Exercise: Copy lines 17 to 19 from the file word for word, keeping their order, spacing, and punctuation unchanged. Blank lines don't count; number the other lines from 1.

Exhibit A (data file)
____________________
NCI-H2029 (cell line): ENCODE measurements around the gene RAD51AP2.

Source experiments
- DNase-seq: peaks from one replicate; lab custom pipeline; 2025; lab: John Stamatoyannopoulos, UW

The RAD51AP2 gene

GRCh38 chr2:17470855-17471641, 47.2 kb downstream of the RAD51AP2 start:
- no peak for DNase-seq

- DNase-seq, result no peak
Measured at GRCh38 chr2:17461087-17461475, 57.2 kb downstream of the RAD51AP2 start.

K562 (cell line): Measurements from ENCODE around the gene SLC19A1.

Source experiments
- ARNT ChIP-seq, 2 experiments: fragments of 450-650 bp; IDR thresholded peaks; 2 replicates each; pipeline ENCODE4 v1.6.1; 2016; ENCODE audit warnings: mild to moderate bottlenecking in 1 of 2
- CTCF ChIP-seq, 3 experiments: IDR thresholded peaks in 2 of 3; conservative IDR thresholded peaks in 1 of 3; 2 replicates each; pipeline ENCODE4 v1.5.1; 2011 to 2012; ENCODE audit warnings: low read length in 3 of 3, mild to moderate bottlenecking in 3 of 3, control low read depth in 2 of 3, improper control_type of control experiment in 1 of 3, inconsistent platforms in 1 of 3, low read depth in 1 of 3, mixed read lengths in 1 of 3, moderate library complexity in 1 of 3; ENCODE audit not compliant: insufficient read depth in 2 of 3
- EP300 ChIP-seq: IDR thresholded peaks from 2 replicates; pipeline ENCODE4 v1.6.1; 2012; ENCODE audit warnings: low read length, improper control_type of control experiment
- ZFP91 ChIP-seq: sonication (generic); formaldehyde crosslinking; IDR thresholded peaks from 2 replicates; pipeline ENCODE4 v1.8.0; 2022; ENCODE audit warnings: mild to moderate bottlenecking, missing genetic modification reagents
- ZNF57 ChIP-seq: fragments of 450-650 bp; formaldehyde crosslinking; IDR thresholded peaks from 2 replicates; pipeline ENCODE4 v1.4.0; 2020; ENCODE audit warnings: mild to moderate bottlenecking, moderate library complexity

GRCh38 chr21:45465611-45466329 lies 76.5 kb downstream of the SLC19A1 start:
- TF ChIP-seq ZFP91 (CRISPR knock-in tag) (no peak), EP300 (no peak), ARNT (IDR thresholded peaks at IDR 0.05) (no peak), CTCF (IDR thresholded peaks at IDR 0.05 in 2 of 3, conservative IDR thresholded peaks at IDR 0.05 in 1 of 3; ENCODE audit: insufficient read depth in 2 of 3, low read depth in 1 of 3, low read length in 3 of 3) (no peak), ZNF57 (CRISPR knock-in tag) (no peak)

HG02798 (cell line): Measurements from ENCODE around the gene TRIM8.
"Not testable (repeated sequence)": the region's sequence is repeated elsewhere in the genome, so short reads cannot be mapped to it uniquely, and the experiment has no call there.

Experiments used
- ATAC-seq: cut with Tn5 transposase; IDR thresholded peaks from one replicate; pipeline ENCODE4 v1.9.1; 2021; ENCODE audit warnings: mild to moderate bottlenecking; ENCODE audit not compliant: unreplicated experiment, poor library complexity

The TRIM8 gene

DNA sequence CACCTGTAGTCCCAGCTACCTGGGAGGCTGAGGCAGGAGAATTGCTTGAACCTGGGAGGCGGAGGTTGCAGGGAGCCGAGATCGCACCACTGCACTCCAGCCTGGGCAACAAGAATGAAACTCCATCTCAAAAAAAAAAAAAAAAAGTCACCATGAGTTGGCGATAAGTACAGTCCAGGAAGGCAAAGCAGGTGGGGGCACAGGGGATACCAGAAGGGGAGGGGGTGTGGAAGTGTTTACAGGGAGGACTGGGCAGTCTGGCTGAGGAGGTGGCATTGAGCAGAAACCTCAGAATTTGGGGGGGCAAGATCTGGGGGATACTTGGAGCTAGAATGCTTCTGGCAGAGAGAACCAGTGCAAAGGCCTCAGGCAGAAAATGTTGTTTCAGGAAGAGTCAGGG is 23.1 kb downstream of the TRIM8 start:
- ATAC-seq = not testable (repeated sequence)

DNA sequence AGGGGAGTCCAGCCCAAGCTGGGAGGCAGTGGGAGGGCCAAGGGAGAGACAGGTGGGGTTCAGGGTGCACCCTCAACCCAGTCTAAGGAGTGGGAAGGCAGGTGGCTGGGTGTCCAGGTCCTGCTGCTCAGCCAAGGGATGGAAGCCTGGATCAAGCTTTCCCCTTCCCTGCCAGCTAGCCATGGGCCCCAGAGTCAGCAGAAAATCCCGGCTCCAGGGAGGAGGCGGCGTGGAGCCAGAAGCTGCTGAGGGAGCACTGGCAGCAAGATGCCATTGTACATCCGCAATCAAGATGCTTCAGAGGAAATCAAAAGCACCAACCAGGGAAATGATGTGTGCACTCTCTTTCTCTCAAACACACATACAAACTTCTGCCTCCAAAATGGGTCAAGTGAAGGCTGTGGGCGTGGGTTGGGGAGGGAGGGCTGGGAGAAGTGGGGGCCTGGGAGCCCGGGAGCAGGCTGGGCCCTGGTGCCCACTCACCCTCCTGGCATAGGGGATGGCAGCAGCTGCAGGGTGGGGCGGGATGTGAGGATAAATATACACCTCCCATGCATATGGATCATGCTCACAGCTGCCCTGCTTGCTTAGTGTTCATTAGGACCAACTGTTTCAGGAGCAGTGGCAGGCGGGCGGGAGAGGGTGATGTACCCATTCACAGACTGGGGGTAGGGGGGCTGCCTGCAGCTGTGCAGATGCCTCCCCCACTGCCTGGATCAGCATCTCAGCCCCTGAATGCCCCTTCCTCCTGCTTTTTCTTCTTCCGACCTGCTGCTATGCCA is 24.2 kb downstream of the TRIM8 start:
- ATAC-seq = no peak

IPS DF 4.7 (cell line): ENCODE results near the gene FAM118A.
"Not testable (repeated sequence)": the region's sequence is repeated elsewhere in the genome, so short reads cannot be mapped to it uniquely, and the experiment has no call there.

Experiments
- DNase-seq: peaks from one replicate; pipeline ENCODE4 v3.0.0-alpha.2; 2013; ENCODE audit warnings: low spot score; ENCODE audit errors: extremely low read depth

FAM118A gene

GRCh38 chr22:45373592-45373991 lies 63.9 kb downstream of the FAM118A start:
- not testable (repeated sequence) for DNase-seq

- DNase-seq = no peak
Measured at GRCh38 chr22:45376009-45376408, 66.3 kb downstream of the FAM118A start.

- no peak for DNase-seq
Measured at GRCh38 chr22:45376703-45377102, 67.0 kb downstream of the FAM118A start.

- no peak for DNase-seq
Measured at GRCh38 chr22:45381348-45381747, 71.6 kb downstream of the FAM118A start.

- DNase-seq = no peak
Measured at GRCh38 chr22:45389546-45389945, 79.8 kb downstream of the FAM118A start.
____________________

- TF ChIP-seq ZFP91 (CRISPR knock-in tag) (no peak), EP300 (no peak), ARNT (IDR thresholded peaks at IDR 0.05) (no peak), CTCF (IDR thresholded peaks at IDR 0.05 in 2 of 3, conservative IDR thresholded peaks at IDR 0.05 in 1 of 3; ENCODE audit: insufficient read depth in 2 of 3, low read depth in 1 of 3, low read length in 3 of 3) (no peak), ZNF57 (CRISPR knock-in tag) (no peak)

HG02798 (cell line): Measurements from ENCODE around the gene TRIM8.
"Not testable (repeated sequence)": the region's sequence is repeated elsewhere in the genome, so short reads cannot be mapped to it uniquely, and the experiment has no call there.